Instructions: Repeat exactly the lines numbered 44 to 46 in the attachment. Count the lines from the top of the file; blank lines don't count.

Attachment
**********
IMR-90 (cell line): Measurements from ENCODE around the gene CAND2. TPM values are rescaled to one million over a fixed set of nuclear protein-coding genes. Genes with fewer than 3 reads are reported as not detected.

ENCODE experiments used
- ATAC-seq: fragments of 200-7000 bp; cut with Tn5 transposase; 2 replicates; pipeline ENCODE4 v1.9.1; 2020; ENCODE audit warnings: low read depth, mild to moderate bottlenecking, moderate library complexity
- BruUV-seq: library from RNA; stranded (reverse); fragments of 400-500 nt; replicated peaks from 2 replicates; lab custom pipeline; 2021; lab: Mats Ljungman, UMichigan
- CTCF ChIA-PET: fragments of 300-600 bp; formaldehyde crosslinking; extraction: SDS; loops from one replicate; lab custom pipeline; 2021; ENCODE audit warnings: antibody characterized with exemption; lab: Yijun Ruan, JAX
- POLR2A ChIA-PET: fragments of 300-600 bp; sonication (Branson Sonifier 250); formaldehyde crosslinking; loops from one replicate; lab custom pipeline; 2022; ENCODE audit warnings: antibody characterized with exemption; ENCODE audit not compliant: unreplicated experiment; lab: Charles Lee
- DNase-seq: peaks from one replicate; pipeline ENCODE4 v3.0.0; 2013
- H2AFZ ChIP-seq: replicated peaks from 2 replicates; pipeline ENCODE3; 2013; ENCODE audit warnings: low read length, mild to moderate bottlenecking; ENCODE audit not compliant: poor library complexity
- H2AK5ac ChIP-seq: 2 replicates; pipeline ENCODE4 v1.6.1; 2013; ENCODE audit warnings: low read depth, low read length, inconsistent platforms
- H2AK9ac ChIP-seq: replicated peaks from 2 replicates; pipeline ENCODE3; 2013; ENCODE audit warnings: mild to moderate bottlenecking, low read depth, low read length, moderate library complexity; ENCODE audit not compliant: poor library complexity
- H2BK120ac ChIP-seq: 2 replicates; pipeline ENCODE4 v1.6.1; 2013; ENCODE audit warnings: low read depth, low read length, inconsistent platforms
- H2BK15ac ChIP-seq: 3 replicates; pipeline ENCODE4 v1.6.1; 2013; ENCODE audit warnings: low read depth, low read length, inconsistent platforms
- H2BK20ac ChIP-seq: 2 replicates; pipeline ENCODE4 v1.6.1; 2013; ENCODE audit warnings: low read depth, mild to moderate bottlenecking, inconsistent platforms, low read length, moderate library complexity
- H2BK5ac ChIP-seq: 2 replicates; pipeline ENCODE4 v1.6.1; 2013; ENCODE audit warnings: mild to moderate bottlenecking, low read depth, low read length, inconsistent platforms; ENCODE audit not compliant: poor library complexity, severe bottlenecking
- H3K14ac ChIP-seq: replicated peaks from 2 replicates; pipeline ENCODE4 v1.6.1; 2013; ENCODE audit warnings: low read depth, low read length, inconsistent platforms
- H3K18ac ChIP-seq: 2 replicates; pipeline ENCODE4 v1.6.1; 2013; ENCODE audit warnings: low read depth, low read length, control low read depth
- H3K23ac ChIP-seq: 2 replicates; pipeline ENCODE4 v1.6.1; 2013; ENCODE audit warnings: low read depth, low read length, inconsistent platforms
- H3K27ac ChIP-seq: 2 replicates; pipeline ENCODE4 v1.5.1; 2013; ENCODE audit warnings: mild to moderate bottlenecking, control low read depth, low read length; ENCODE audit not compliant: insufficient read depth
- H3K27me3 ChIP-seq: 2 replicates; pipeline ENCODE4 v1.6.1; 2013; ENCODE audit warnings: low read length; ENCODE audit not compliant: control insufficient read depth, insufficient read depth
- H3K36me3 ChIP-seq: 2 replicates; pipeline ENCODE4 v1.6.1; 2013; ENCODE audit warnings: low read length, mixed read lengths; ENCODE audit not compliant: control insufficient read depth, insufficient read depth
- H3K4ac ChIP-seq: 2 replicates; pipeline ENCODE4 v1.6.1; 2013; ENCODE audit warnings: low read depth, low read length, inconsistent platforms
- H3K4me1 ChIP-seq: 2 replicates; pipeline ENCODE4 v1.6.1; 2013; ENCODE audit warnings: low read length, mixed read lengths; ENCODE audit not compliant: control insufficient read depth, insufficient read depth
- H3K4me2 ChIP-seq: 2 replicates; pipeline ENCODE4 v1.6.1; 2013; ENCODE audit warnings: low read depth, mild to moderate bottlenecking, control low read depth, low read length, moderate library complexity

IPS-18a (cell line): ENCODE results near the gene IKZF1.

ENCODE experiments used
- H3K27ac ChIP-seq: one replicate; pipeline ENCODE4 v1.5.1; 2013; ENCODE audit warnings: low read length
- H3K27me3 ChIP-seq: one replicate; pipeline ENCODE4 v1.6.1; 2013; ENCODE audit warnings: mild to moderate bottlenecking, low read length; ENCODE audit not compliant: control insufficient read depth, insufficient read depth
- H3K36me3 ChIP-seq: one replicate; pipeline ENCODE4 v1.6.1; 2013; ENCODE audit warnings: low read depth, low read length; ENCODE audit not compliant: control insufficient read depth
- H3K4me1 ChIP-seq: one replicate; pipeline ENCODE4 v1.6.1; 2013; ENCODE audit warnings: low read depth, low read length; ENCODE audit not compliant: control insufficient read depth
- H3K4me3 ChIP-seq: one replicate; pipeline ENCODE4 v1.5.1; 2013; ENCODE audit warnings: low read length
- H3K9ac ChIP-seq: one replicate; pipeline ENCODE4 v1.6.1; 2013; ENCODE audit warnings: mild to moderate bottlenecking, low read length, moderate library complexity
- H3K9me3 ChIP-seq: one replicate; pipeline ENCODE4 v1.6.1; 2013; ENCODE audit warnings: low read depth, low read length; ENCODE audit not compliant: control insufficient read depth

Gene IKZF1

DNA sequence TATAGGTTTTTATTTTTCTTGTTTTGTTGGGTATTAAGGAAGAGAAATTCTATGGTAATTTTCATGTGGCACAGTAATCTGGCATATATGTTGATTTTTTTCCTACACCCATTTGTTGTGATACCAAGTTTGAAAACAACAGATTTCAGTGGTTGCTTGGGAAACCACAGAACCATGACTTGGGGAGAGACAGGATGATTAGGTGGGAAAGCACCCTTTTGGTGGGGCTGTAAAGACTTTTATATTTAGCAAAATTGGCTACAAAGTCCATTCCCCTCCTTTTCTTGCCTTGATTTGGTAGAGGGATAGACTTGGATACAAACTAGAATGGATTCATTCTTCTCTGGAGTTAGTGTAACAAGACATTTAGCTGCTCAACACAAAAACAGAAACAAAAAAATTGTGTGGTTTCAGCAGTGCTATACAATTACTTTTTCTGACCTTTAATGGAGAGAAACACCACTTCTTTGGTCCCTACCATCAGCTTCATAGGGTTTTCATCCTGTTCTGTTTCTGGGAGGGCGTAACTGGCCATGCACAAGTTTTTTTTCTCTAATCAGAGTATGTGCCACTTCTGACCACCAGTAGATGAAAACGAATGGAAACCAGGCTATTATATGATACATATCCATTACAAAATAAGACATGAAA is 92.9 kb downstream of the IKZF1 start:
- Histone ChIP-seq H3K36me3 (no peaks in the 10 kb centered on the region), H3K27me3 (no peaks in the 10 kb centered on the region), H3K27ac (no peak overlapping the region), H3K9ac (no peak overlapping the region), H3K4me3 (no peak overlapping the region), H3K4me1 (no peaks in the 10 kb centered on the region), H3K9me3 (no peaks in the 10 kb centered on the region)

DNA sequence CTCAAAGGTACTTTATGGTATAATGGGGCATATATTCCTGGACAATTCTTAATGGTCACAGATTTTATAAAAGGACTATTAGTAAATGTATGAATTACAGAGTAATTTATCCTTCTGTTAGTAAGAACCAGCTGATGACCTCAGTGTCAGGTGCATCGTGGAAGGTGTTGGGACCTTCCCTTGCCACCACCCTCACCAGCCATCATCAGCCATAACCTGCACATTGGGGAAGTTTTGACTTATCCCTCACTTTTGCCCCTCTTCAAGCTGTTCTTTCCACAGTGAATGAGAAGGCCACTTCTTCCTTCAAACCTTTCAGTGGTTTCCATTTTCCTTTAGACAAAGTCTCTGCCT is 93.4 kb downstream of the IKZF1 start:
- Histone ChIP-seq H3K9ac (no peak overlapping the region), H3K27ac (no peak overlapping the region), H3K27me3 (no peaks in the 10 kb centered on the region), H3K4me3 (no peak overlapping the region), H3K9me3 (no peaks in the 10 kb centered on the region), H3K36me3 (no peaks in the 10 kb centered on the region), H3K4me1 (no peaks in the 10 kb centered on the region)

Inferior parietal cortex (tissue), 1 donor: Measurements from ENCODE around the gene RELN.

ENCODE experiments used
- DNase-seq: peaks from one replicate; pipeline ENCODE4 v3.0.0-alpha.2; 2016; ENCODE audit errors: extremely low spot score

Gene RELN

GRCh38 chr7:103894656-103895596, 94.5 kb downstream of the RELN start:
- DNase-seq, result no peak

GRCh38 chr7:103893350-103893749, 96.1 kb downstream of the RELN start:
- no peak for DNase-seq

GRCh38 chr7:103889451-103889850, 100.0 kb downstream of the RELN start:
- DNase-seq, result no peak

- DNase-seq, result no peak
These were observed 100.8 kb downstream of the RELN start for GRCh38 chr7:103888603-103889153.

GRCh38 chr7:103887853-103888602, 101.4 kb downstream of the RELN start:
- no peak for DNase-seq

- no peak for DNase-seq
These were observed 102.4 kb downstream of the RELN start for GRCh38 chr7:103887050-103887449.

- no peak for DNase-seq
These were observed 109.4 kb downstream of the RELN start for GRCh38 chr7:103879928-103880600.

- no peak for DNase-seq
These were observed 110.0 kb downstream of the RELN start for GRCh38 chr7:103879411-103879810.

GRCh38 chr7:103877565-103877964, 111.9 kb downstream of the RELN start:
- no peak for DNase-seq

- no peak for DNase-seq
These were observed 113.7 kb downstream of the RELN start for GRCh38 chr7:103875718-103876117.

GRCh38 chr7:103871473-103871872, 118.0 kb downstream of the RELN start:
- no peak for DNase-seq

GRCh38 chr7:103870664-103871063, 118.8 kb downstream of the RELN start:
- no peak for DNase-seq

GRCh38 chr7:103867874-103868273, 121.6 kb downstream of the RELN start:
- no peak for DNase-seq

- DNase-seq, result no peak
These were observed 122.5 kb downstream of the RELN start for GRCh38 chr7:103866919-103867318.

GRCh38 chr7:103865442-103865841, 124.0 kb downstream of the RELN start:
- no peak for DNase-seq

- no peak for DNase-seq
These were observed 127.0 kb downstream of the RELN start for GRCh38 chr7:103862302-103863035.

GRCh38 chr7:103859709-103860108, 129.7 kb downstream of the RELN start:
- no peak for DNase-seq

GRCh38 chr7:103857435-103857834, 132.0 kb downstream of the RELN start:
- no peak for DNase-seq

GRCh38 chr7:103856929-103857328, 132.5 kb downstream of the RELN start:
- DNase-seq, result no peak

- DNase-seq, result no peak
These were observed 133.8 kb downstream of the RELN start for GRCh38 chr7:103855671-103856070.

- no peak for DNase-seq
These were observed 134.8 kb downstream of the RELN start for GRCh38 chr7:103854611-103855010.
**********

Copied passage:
GRCh38 chr7:103893350-103893749, 96.1 kb downstream of the RELN start:
- no peak for DNase-seq

GRCh38 chr7:103889451-103889850, 100.0 kb downstream of the RELN start: